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Part of USS Polaris: Infiltrate and Liberate Nasera (The Lost Fleet – Part 1) and Bravo Fleet: The Lost Fleet

Oscillations of Grief, Guilt and Opportunity

Trachyte Tavern Safehouse, Nasera City
Mission Day 11 - 1200 Hours
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“Hey Ayala, come check this out.”

Chief Petty Officer Ayala Shafir didn’t even look up, her head hunched and her eyes dark as she oscillated between the duality of grief and guilt. Jason Atwood had been her responsibility, and now he was dead. She couldn’t forgive herself for that. He was another death she was responsible for, just like so many over the years. Memories of prior time she spent deep undercover came flooding back, when she’d stood idle, watching others die so she could maintain her identity. But this was different. Then, the dead hadn’t been relying on her. She just happened to be present for their end. This time, Petty Officer Atwood had been relying on her to watch his back, and she had failed him. The team had tried to recover him from her mistake, but they had failed too. And so he had died.

“Ayala? You have got to see this,” Lieutenant J.G. Jace Morgan tried again.

“What is it, Jace?” she asked as she looked up. Her tone was somewhere between uninterested and annoyed, and her voice and eyes were both devoid of life.

“No seriously, you need to come check this out,” he insisted excitedly. “I was reviewing the last readings Atwood had uplinked, and he might have found something.”

That got the Chief’s attention. Please let it be that Petty Officer Jason Atwood hadn’t died for nothing, she thought. It wouldn’t bring him back, but it would be some consolation he hadn’t died completely in vain. “Ok, let’s see what you’ve got,” Shafir said as she slowly rose and crossed the room.

Lieutenant J.G. Morgan handed her the PADD and explained while she started reading: “Looks to me like you guys found a hardline for comms to the planetary defense system.”

What should have been an easy read for a woman who had spent her life learning to break into systems now looked utterly unintelligible now. Her mind just wasn’t there. “And so?” She really wanted to just go sit back down in her corner. She was useless right now.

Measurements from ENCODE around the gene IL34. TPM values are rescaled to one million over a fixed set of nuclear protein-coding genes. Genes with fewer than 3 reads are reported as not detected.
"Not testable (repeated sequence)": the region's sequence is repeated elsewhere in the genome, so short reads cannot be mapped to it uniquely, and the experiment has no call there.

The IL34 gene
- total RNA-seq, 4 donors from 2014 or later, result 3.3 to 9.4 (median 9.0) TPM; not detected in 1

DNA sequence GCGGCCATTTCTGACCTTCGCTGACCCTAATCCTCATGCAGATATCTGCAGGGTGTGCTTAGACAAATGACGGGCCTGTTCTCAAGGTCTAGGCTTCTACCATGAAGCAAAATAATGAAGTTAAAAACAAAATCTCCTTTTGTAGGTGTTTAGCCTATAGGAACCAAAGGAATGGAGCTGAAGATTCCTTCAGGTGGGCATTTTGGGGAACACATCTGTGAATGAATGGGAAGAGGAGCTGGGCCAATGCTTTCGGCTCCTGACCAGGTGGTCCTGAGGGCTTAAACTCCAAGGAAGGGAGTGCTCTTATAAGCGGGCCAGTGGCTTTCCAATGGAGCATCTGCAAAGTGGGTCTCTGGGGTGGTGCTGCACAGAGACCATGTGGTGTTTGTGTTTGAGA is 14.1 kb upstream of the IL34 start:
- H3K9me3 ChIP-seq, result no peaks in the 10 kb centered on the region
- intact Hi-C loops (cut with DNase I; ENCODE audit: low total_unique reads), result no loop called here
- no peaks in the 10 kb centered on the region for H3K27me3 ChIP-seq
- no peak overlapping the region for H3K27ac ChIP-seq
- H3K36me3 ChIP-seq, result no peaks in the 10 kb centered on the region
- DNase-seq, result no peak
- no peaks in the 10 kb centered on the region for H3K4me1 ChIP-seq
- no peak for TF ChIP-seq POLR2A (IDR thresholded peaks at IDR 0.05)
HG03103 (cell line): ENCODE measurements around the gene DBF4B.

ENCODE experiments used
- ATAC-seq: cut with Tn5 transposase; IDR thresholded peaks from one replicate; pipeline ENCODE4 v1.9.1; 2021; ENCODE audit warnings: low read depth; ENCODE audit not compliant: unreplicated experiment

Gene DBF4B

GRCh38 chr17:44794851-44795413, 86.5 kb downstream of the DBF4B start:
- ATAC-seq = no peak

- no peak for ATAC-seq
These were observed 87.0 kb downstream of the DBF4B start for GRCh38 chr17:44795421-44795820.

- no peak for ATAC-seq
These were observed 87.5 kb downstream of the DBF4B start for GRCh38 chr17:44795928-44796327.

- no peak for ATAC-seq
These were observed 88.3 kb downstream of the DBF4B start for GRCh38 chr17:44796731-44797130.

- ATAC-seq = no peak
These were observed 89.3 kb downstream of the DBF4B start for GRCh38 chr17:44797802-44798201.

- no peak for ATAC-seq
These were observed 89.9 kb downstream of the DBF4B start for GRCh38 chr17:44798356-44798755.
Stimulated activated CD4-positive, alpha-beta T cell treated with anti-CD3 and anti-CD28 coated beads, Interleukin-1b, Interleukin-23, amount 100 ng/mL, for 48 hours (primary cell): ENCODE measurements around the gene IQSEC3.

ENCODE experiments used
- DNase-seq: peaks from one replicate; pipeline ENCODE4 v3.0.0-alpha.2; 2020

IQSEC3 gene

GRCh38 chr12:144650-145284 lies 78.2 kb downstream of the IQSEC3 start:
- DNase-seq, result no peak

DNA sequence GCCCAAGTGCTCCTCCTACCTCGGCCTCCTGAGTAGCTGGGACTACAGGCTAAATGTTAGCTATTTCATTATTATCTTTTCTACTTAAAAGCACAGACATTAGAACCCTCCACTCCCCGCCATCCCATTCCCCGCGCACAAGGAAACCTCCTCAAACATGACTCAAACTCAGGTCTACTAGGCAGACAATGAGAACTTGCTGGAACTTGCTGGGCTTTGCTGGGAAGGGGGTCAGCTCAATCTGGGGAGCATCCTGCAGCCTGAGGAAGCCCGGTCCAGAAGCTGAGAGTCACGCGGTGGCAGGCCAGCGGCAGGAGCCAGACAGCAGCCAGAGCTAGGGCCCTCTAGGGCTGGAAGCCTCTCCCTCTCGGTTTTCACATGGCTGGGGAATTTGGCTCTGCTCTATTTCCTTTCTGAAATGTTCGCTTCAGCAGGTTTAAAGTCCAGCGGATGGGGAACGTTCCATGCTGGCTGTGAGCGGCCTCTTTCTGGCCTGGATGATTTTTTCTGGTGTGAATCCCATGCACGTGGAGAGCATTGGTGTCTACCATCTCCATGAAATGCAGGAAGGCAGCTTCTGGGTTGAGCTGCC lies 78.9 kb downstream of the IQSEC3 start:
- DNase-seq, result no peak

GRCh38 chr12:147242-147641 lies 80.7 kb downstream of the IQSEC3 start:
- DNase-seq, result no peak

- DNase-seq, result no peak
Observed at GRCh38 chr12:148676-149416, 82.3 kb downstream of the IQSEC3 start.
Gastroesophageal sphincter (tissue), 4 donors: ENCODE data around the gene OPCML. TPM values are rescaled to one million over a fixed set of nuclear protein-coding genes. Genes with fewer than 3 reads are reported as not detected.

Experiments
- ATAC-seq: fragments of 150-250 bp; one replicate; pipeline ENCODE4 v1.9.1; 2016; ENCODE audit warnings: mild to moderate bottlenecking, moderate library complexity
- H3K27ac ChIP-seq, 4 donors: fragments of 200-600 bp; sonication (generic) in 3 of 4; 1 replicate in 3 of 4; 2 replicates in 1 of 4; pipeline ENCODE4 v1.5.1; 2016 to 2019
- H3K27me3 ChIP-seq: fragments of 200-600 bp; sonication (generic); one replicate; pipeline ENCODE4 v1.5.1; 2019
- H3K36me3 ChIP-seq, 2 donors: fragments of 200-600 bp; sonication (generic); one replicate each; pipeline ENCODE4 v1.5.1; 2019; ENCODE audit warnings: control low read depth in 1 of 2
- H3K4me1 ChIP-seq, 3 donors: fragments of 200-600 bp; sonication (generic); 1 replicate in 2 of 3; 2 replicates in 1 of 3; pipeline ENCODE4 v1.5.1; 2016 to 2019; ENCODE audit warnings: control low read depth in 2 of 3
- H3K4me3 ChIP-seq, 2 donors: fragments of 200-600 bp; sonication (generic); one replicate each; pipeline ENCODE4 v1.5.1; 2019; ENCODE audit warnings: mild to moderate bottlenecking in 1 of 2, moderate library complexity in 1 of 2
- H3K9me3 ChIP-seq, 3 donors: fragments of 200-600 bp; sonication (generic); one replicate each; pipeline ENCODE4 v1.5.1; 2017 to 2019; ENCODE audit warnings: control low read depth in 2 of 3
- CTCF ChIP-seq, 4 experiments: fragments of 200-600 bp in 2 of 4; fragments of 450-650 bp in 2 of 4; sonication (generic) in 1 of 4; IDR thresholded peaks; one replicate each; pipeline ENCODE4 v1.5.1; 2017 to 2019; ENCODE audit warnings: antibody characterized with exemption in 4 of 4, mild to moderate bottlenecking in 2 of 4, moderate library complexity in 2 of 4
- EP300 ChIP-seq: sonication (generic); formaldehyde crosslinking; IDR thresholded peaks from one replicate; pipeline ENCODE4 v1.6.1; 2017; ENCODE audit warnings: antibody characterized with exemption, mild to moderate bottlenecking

“From what I can tell, these are command signals bussed over a point-to-multipoint protocol with time-division multiplexing,” Morgan explained. “Looks to me like what you found was a one of a series of hardlines that distribute instructions from the control center to a distributed series of repeaters that deliver the signal up to the orbital platforms.”

“How many repeaters are we talking about?”

“Based on the multiplexed acks you and Jason recorded, there are at least forty terminating nodes.”

“A way of ensuring resilience against an attack?”

“Exactly,” agreed Morgan. “You can’t jam the hardlines like you would wireless carrier waves, and if the repeaters are spread out well, it’s going to be damn hard to stop them all from transmitting.” 

Coming to her senses as she continued to read through the telemetry, Shafir agreed with the Operations Officer’s assessment. Looking over the time delays of the ack payloads, she could also infer that, while the nearest one was only a kilometer away from the control center, the furthest was on the complete other side of the planet. It was an impressive amount of physical infrastructure that had been laid to ensure one could not easily disrupt the planetary defense system.

“This just makes our job sound harder,” Shafir lamented as shook her head. This setup meant that literally the only single point of failure was the control center itself, and that thing was a fortress they could never just swarm.

“No Ayala, dig a little deeper,” Morgan insisted. If her emotional state wasn’t clouding her ability to think, it should have been obvious to the woman who’d spent her whole life hacking into things. “With all the insulation and shielding around these cables, forty hardlines coming together will take up a lot of space, and you don’t just lay this sort of critical infrastructure without a way to access it for maintenance.”

That’s when the lightbulb came on for Chief Shafir. “A utility tunnel,” she exclaimed as she rushed over to her bag and pulled out a PADD with blueprints from the Corps of Engineers. “Look at these,” she said, setting the PADD in front of her colleague. “These are service ducts from the factory that was here before the control center was built. I figured they would have been filled in when the control center was built, but if I needed access tubes for these hardlines, why wouldn’t I just repurpose the infrastructure that was already there?” Those ducts ran not just under the facility, but spiderwebbed out across a dozen city blocks, connecting this site with several other factories that were still in operation today.